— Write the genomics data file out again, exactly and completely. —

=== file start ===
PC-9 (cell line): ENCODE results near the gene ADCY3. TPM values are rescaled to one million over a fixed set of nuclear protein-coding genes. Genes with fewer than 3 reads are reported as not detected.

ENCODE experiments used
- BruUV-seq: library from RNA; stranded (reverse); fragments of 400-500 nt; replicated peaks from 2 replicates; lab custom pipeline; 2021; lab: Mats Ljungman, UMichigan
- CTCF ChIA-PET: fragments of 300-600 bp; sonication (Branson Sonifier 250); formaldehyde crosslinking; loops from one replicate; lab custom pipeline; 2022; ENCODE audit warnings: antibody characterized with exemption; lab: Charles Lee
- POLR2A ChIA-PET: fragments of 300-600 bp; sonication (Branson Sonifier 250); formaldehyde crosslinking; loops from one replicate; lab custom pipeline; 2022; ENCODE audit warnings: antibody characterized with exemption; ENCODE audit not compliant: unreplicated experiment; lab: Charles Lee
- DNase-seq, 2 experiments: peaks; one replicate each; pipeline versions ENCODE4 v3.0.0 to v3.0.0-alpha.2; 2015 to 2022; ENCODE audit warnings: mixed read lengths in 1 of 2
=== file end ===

PC-9 (cell line): ENCODE results near the gene ADCY3. TPM values are rescaled to one million over a fixed set of nuclear protein-coding genes. Genes with fewer than 3 reads are reported as not detected.

ENCODE experiments used
- BruUV-seq: library from RNA; stranded (reverse); fragments of 400-500 nt; replicated peaks from 2 replicates; lab custom pipeline; 2021; lab: Mats Ljungman, UMichigan
- CTCF ChIA-PET: fragments of 300-600 bp; sonication (Branson Sonifier 250); formaldehyde crosslinking; loops from one replicate; lab custom pipeline; 2022; ENCODE audit warnings: antibody characterized with exemption; lab: Charles Lee
- POLR2A ChIA-PET: fragments of 300-600 bp; sonication (Branson Sonifier 250); formaldehyde crosslinking; loops from one replicate; lab custom pipeline; 2022; ENCODE audit warnings: antibody characterized with exemption; ENCODE audit not compliant: unreplicated experiment; lab: Charles Lee
- DNase-seq, 2 experiments: peaks; one replicate each; pipeline versions ENCODE4 v3.0.0 to v3.0.0-alpha.2; 2015 to 2022; ENCODE audit warnings: mixed read lengths in 1 of 2